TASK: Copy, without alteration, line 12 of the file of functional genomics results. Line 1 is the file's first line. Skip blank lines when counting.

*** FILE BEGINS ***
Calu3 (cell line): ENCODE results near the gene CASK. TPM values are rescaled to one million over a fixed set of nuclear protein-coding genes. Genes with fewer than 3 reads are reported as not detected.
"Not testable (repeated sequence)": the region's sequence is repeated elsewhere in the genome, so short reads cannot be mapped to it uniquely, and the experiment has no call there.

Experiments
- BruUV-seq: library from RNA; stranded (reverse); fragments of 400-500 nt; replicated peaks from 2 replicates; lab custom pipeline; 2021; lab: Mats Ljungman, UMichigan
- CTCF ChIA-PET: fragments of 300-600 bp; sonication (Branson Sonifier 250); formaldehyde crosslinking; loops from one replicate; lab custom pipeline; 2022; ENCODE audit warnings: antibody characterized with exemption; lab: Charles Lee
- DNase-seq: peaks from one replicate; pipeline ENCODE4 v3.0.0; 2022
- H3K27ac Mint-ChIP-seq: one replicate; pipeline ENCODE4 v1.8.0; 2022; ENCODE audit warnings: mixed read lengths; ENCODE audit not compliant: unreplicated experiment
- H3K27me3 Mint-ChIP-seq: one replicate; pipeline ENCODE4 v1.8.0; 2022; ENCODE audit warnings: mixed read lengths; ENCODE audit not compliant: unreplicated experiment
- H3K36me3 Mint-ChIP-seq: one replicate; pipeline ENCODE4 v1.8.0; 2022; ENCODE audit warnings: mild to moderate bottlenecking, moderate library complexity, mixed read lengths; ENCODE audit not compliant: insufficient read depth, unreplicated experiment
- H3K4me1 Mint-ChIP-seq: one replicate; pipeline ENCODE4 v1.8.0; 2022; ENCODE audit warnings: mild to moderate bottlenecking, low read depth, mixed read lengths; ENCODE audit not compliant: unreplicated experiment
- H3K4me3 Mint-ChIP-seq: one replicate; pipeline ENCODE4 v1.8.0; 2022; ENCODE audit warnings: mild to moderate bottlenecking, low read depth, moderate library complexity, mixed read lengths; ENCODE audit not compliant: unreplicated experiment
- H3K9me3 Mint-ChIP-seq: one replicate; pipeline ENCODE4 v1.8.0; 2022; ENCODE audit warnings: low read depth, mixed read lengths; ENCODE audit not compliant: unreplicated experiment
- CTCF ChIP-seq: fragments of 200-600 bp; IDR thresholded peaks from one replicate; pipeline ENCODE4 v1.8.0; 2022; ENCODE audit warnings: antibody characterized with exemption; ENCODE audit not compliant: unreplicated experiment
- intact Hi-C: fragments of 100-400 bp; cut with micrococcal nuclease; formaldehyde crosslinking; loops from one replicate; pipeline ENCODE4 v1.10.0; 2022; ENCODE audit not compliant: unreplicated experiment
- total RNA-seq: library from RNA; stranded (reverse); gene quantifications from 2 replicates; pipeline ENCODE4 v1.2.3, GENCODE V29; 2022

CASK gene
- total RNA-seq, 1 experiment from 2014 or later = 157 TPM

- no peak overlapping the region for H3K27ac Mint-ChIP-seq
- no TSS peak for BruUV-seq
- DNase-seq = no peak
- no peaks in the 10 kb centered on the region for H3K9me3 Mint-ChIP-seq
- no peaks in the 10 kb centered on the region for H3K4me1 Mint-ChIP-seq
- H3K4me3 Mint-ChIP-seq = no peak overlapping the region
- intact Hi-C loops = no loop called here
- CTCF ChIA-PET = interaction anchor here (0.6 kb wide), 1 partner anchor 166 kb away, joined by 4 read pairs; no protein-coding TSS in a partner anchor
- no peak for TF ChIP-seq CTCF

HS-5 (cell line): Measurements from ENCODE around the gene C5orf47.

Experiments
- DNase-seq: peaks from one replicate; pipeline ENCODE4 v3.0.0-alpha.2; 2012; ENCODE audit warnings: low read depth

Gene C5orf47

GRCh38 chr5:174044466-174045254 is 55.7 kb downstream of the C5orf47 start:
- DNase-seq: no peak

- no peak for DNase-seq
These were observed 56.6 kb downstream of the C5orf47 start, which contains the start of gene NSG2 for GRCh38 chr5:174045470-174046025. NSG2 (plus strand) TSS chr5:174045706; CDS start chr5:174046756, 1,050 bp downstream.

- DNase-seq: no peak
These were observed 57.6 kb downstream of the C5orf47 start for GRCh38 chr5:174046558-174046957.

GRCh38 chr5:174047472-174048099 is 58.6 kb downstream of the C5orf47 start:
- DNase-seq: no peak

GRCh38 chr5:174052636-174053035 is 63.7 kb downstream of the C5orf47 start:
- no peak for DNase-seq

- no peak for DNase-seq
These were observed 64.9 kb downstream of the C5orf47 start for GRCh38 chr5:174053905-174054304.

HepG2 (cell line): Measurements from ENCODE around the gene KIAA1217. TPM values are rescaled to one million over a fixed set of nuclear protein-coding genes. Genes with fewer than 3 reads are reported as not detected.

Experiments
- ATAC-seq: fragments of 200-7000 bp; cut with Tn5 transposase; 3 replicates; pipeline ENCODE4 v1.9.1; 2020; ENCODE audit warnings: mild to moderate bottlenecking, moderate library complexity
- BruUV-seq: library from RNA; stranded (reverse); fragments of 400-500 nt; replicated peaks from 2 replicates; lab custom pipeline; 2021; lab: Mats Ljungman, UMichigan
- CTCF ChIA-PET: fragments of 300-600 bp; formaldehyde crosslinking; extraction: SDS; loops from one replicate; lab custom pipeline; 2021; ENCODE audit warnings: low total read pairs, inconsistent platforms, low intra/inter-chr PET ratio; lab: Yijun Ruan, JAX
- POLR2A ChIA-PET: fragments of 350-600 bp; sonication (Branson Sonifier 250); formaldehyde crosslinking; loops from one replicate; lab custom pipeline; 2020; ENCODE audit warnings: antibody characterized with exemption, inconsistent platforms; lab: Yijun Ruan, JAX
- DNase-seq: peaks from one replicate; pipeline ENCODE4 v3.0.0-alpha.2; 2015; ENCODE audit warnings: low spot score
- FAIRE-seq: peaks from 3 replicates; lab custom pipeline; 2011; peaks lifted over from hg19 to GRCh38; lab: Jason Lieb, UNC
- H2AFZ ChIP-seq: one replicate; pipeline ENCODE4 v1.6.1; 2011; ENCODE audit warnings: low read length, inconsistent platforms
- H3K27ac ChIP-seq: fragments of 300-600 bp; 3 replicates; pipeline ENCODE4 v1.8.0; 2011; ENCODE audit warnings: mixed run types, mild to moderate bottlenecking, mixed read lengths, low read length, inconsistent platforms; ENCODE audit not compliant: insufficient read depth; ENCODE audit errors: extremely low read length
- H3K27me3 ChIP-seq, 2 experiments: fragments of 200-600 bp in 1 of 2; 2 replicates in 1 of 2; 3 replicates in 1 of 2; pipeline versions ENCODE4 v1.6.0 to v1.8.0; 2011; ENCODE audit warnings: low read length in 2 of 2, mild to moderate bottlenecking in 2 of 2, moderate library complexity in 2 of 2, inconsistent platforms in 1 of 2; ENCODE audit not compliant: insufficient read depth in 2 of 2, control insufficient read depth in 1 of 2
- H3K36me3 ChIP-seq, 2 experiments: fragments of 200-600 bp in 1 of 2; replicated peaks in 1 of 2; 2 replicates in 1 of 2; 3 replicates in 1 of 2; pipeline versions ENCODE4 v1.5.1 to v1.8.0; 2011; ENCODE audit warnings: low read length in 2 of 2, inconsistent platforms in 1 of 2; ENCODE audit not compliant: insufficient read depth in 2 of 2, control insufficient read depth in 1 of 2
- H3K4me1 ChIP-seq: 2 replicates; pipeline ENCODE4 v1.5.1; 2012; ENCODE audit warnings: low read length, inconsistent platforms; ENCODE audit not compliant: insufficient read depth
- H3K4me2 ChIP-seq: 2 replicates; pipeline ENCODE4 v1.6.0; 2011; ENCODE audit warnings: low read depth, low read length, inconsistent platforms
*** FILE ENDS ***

- H3K9me3 Mint-ChIP-seq: one replicate; pipeline ENCODE4 v1.8.0; 2022; ENCODE audit warnings: low read depth, mixed read lengths; ENCODE audit not compliant: unreplicated experiment